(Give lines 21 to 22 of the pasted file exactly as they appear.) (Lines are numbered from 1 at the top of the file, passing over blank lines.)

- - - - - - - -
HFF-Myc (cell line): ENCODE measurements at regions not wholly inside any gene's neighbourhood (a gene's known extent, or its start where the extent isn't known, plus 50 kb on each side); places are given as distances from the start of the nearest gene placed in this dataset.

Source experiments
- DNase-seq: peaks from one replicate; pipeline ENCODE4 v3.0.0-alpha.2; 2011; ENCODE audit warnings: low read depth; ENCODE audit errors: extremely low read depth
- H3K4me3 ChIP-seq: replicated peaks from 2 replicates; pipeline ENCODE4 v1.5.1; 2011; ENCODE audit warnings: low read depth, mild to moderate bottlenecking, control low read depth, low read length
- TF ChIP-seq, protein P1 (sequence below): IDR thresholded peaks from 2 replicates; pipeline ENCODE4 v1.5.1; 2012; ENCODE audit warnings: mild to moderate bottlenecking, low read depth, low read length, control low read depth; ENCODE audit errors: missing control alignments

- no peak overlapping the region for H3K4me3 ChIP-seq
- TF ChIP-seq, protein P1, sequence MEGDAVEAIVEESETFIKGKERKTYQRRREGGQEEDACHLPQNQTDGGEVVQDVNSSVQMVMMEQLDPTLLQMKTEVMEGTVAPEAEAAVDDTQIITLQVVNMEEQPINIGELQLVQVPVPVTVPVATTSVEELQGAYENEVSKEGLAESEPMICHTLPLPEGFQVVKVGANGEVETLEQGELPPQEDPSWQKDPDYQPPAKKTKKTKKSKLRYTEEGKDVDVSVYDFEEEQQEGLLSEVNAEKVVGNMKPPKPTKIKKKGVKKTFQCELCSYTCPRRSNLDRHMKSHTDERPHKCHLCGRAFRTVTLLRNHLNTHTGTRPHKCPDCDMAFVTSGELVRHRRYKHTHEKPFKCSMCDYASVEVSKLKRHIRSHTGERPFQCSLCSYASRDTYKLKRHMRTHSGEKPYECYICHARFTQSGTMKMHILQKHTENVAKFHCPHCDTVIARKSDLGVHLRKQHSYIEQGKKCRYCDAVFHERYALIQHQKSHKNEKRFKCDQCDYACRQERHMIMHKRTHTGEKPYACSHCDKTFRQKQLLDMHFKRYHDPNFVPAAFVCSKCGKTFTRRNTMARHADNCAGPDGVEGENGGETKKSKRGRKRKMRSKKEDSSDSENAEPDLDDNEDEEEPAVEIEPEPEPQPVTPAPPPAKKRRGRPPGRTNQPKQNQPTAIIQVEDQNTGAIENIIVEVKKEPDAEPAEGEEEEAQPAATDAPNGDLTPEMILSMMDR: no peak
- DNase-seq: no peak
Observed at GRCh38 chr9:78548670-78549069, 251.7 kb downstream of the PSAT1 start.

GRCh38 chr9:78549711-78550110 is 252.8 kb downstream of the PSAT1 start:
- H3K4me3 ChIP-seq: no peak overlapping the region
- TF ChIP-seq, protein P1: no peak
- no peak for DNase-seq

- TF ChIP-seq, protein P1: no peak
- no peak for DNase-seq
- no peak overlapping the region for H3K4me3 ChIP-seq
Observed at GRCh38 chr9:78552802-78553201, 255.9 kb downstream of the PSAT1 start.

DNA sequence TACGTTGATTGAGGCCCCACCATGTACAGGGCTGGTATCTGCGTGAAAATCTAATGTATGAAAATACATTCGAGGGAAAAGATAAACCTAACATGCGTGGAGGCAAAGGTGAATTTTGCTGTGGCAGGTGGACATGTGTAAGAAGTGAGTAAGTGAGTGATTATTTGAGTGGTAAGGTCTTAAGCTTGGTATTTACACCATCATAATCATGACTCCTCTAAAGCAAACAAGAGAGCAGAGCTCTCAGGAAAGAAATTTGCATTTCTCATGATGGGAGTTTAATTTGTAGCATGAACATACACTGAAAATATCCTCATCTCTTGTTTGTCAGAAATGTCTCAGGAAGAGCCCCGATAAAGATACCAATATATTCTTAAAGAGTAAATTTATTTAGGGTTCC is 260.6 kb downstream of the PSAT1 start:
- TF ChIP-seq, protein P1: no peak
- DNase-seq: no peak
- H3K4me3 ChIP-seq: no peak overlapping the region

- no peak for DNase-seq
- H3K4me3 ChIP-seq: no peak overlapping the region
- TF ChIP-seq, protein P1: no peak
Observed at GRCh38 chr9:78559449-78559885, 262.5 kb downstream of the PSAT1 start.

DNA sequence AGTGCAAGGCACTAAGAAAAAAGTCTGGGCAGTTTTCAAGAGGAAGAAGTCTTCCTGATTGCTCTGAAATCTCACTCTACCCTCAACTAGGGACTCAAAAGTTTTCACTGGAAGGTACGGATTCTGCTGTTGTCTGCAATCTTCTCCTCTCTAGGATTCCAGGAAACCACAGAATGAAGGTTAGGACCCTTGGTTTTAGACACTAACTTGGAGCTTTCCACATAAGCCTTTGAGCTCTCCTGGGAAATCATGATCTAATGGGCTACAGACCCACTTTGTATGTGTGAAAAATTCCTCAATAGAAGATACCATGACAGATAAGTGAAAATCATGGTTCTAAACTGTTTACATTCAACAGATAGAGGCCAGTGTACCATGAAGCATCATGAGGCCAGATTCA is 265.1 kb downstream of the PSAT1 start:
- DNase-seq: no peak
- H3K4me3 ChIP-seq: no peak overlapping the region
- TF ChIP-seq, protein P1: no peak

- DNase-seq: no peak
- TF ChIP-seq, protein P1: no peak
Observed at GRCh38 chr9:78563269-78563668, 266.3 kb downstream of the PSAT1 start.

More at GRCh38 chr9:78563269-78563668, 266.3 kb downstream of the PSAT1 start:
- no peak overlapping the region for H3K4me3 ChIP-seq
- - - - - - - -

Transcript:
- H3K4me3 ChIP-seq: no peak overlapping the region

- no peak for DNase-seq